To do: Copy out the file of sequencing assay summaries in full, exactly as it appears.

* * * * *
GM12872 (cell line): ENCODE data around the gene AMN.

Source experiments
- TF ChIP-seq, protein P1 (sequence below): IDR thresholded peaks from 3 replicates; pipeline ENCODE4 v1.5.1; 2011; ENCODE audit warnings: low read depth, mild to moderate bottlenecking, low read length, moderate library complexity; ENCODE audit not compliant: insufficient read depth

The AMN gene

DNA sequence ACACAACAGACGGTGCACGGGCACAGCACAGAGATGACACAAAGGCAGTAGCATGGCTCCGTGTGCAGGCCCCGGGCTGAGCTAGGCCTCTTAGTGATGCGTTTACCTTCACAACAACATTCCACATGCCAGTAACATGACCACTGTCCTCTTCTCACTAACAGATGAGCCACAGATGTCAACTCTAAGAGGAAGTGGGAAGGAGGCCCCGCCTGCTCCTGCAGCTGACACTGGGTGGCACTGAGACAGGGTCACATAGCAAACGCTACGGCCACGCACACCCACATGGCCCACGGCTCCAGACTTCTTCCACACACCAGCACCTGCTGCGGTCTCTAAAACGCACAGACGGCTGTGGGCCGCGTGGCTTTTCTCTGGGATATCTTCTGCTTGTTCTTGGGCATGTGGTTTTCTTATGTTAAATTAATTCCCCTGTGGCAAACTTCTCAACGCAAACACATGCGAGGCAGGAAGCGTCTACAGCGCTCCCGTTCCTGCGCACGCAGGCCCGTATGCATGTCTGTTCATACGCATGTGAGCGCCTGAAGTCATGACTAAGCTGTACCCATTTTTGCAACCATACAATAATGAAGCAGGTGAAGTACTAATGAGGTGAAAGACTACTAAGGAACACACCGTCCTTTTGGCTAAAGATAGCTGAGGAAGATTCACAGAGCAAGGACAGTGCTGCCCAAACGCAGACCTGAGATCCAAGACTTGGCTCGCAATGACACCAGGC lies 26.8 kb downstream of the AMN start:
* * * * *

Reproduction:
GM12872 (cell line): ENCODE data around the gene AMN.

Source experiments
- TF ChIP-seq, protein P1 (sequence below): IDR thresholded peaks from 3 replicates; pipeline ENCODE4 v1.5.1; 2011; ENCODE audit warnings: low read depth, mild to moderate bottlenecking, low read length, moderate library complexity; ENCODE audit not compliant: insufficient read depth

The AMN gene

DNA sequence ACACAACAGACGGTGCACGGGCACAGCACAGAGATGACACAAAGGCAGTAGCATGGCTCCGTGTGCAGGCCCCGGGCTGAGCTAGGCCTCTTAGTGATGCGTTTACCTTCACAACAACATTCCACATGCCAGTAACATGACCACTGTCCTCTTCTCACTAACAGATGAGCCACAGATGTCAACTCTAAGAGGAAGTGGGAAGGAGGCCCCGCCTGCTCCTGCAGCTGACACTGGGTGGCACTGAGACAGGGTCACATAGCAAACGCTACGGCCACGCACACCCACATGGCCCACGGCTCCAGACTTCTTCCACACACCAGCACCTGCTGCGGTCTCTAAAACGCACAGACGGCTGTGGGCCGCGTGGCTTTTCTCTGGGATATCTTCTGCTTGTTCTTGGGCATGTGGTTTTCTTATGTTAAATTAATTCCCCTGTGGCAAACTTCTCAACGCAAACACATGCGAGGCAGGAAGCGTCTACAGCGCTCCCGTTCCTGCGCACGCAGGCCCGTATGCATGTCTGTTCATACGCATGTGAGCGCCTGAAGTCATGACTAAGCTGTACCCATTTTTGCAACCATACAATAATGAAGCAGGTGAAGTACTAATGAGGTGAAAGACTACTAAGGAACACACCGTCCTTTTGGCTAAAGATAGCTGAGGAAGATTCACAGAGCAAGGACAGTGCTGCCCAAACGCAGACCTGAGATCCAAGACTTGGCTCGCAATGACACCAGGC lies 26.8 kb downstream of the AMN start: